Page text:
A few years after Congress started bailing out the Highway Trust Fund with general fund revenues, transportation expert Mort Downey quipped that the only real donor state left was the People’s Republic of China. But, given who buys most of the US debt in the age of QE, we should say that the real donor state is the Federal Reserve…

State Rates of Return – 2022 Estimated IIJA Highway Contract Authority Formula Apportionments vs.
FY20 Taxes FY19 Taxes FY20 Taxes FY19 Taxes
to Highway to Highway to Entire to Entire
Account Account Trust Fund Trust Fund
Alabama 136.1% 136.9% 119.6% 120.4%
Alaska 785.5% 757.5% 698.1% 673.4%
Arizona 122.4% 123.2% 107.6% 108.2%
Arkansas 144.6% 142.0% 128.2% 126.0%
California 136.9% 135.1% 119.5% 117.7%
Colorado 118.1% 115.0% 103.6% 100.8%
Connecticut 201.1% 195.0% 174.8% 169.5%
Delaware 198.5% 203.1% 171.8% 176.1%
Dist. of Col. 886.3% 901.5% 765.7% 776.9%
Florida 125.4% 122.0% 109.1% 106.1%
Georgia 138.2% 134.9% 121.1% 118.1%
Hawaii 259.0% 249.0% 222.7% 214.3%
Idaho 161.1% 162.8% 142.6% 144.1%
Illinois 149.8% 140.3% 131.7% 123.5%
Indiana 137.0% 132.5% 121.2% 117.1%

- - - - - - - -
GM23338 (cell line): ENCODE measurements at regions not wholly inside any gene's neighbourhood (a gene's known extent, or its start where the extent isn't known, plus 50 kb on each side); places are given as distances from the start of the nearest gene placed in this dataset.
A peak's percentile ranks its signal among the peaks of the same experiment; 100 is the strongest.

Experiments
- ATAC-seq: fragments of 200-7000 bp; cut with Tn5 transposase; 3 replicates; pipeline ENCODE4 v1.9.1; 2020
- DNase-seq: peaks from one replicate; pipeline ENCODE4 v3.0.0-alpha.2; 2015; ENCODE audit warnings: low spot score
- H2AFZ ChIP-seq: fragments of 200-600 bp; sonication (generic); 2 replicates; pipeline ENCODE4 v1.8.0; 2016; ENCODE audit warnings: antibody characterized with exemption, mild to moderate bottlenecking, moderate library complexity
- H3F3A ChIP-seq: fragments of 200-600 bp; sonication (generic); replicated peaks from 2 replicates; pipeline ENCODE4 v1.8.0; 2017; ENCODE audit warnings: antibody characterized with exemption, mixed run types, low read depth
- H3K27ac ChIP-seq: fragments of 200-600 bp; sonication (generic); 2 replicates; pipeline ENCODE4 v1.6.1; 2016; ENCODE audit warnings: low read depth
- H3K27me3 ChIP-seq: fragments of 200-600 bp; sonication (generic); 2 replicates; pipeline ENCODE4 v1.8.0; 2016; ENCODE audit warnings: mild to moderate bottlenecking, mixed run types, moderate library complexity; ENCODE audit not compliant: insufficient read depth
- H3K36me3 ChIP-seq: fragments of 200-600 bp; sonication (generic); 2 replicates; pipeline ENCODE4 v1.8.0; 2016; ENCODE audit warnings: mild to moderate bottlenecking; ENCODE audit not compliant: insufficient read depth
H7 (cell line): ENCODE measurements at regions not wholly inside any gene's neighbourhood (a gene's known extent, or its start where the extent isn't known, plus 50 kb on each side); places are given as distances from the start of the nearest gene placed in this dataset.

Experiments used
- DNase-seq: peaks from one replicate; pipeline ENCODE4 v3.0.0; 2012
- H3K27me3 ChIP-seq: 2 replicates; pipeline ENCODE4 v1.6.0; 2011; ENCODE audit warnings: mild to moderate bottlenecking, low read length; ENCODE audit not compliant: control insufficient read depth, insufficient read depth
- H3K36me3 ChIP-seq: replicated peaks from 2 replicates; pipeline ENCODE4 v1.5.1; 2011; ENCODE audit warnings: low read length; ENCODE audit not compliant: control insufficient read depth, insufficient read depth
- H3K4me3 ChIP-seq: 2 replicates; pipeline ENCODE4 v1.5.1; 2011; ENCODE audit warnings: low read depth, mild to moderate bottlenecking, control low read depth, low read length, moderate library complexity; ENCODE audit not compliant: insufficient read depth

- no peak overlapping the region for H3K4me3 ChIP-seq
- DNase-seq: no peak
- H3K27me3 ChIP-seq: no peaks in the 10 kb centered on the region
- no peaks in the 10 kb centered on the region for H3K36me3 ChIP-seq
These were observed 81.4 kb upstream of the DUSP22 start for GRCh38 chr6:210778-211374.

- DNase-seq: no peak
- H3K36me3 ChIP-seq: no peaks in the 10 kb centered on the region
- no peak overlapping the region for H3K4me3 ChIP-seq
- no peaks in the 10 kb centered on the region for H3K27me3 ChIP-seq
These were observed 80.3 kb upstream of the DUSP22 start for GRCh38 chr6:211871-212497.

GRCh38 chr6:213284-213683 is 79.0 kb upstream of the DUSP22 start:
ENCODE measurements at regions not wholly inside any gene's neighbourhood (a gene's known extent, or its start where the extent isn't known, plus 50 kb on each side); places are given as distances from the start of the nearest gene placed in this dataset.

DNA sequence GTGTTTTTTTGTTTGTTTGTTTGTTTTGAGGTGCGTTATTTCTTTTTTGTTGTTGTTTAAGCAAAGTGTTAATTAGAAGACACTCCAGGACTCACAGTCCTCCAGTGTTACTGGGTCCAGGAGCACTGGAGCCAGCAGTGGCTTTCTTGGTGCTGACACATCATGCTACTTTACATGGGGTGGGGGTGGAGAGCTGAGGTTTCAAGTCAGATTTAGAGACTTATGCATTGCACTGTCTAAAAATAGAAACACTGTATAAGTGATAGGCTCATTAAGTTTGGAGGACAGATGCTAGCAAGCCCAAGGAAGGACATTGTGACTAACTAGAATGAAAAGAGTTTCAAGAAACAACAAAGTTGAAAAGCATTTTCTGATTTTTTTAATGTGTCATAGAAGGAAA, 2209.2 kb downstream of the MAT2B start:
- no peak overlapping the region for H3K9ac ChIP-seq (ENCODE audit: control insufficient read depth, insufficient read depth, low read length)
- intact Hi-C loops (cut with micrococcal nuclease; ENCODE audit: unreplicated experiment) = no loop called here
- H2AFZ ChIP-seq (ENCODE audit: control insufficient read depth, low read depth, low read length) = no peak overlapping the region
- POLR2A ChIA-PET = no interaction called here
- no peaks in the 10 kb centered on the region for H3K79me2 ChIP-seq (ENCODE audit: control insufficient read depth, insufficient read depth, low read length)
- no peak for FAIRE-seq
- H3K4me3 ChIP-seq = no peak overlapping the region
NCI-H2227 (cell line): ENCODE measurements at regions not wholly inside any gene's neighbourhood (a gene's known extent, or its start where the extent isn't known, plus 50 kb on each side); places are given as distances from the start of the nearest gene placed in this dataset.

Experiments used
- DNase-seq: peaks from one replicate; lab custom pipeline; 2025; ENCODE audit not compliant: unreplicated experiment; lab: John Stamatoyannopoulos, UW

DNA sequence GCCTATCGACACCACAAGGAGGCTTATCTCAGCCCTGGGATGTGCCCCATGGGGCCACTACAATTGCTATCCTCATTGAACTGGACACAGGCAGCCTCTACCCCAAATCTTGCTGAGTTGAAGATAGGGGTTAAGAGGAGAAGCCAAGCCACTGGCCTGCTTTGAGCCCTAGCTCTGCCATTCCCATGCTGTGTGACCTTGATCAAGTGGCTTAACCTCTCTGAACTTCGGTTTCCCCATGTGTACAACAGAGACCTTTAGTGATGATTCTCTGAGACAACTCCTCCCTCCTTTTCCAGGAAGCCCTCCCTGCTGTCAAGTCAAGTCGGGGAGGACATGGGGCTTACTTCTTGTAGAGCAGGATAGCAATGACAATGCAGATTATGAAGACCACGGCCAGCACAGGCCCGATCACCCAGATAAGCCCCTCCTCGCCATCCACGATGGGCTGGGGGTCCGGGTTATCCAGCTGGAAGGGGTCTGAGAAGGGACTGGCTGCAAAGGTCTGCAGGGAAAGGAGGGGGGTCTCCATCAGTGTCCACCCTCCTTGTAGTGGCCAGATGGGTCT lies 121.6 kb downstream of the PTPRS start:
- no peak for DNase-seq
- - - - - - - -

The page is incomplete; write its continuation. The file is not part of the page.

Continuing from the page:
Iowa 129.4% 127.4% 114.8% 113.0%
Kansas 129.7% 131.2% 114.4% 115.8%
Kentucky 138.7% 134.5% 122.3% 118.7%
Louisiana 153.5% 159.3% 135.2% 140.0%
Maine 142.0% 148.2% 124.2% 130.0%
Maryland 130.4% 128.3% 113.4% 111.7%
Massachusetts 137.9% 132.9% 119.5% 115.1%
Michigan 133.6% 126.1% 116.4% 110.0%
Minnesota 123.5% 119.7% 108.8% 105.3%
Mississippi 122.6% 121.5% 108.4% 107.6%
Missouri 143.5% 140.7% 126.5% 123.9%
Montana 304.6% 302.8% 271.3% 269.8%
Nebraska 121.6% 121.7% 108.3% 108.3%
Nevada 148.6% 148.8% 130.7% 130.7%
New Hampshire 152.0% 147.6% 131.4% 127.7%
New Jersey 149.3% 144.7% 130.0% 126.0%
New Mexico 130.2% 129.0% 116.3% 115.2%
New York 159.1% 148.5% 139.2% 130.1%
North Carolina 118.0% 116.7% 103.2% 102.0%
North Dakota 180.3% 176.2% 161.7% 158.3%
Ohio 130.6% 125.1% 114.9% 110.1%
Oklahoma 134.0% 129.2% 119.0% 114.9%
Oregon 148.1% 140.0% 130.6% 123.6%
Pennsylvania 166.1% 163.5% 146.0% 143.8%
Rhode Island 347.2% 337.9% 301.6% 293.4%
South Carolina 119.4% 119.4% 105.0% 104.8%
South Dakota 238.8% 229.0% 212.5% 203.6%
Tennessee 120.4% 122.3% 105.9% 107.4%
Texas 116.5% 115.0% 103.0% 101.7%
Utah 126.3% 122.4% 111.6% 108.3%
Vermont 375.3% 362.4% 327.7% 316.5%
Virginia 121.2% 128.9% 106.1% 112.8%
Washington 126.2% 123.6% 110.4% 108.1%
West Virginia 215.3% 179.9% 192.0% 160.8%
Wisconsin 141.7% 135.3% 124.7% 119.0%
Wyoming 187.1% 187.4% 169.5% 169.7%
TOTAL 139.7% 136.8% 122.7% 120.2%